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  • 1.33:1 Standard
  • French Dolby Digital 1.0 Mono
  • English subtitles
  • 1 Disc
  • Gallery of production stills and promotional posters
  • French theatrical trailer

Port of Shadows

Reviewed by: Chris Galloway

Directed By: Marcel Carné
Starring: Jean Gabin
1938 | 90 Minutes | Licensor: Studio Canal

Release Information
DVD | MSRP: $29.95 | Series: The Criterion Collection | Edition: #245 | Out of print
RLJ Entertainment

Release Date: July 20, 2004
Review Date: March 3, 2009

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Down a foggy, desolate road to the port city of Le Havre travels Jean (Jean Gabin), an army deserter looking for another chance to make good on life. Fate, however, has a different plan for him, as acts of both revenge and kindness render him front-page news. Also starring the blue-eyed phenomenon MichŤle Morgan in her first major role, and the menacing Michel Simon, Port of Shadows (Le Quai des brumes) starkly portrays an underworld of lonely souls wrestling with their own destinies. Based on the novel by Pierre Mac Orlan, the inimitable team of director Marcel Carnť and writer Jacques Prťvert deliver a quintessential example of poetic realism and a classic film from the golden age of French cinema.

Forum members rate this film 8.2/10


Discuss the film and DVD here   


Port of Shadows is presented in the aspect ratio of approximately 1.33:1 on this dual-layer disc.

While itís obvious restoration has been done on the film it still shows its age and the picture quality varies throughout. At times it can look fairly sharp and clean, with nice definition and detail, and then it can suddenly look soft, fuzzy and dark, but this looks to have more to do with the source materials. But the sudden changes are rather striking. At its worst the image becomes dark and grainy, halos surrounding every object. General damage, such as marks, debris, and tears, do appear through the entirety of the film, though also vary. At times they lightly rain through, while during other sequences they become more prominent and obvious.

The digital transfer itself is fine. I didnít notice any artifacts, though they could have been hidden by some of the issues with the print. Contrast is pretty solid, though some of the more damaged sequences do present scenes that are either more dark than they should be, or even lighter.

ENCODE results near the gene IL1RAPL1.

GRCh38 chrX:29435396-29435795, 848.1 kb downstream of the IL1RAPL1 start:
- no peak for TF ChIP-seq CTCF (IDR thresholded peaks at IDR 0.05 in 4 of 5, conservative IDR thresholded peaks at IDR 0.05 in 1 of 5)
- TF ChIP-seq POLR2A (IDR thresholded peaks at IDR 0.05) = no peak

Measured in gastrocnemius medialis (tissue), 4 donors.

The picture is a little disappointing and it doesnít present the gorgeous black and white photography in the way it deserves, but itís not a deal breaker in any way. I think Criterion did what they could with it at the time and for a 70 year old film it still looks pretty good as a whole.


All DVD screen captures are presented in their original size from the source disc. Images have been compressed slightly to conserve space. While they are not exact representations they should offer a general idea of overall video quality.

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The filmís French Dolby Digital mono track actually fairs a little better. There is still some damage evident with some background noise, and it can come off a little harsh at times, but overall I found dialogue and music to sound adequate with a surprising bit of range. Not great but it appears the audio track was in better shape.



Unfortunately this release is almost featureless, simply containing a theatrical trailer and a fair sized navigable photo gallery that includes and production and publicity photos along with poster art with preceding text descriptions. It at least comes with a thick 30-page booklet, though itís only that thick because of the photos and the rather large text. Still, it contains a decent short essay by Luc Sante, and an excerpt from director Marcel Carneís autobiography where he discusses getting the film made.



The source materials look to have been in fairly rough shape and Iím sure Criterion did what they could with the transfer. I am disappointed there wasnít more about this film or even Marcel Carne on the disc, essentially giving us a barebones release. The disc was discontinued a year or so ago but will become available again from Criterion on March 10, 2009. It is a wonderful looking film and itís a shame the transfer sort of limits this. I give it a bordering recommendation if you can find it for a good price.

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